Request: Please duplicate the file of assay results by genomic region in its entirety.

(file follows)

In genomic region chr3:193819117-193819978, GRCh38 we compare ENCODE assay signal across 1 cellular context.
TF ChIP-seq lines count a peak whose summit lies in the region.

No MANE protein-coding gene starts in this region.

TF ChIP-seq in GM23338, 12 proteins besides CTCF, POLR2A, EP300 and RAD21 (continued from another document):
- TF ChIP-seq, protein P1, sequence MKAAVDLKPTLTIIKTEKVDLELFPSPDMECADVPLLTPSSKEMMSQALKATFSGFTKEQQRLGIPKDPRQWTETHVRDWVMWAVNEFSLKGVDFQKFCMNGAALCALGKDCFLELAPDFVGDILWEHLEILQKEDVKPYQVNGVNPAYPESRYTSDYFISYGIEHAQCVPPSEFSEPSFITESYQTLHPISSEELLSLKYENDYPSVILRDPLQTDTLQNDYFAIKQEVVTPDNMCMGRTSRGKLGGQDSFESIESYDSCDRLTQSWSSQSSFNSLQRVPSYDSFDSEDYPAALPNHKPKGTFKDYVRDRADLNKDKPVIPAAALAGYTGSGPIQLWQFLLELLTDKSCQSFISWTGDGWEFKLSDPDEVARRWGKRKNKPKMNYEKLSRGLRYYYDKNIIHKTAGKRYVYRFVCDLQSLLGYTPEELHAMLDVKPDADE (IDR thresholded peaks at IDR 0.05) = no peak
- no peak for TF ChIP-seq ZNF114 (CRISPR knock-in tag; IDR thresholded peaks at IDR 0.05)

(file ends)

In genomic region chr3:193819117-193819978, GRCh38 we compare ENCODE assay signal across 1 cellular context.
TF ChIP-seq lines count a peak whose summit lies in the region.

No MANE protein-coding gene starts in this region.

TF ChIP-seq in GM23338, 12 proteins besides CTCF, POLR2A, EP300 and RAD21 (continued from another document):
- TF ChIP-seq, protein P1, sequence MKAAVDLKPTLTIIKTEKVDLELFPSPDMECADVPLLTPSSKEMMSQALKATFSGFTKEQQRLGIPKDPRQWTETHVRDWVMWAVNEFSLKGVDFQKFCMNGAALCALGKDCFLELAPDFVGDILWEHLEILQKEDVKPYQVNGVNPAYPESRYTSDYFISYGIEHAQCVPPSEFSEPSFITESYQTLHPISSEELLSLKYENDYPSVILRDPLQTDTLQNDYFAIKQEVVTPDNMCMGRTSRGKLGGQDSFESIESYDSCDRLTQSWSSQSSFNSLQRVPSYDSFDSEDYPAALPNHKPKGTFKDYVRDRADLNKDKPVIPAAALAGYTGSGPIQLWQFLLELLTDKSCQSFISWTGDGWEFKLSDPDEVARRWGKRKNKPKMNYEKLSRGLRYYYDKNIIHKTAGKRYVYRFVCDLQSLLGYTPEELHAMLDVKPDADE (IDR thresholded peaks at IDR 0.05) = no peak
- no peak for TF ChIP-seq ZNF114 (CRISPR knock-in tag; IDR thresholded peaks at IDR 0.05)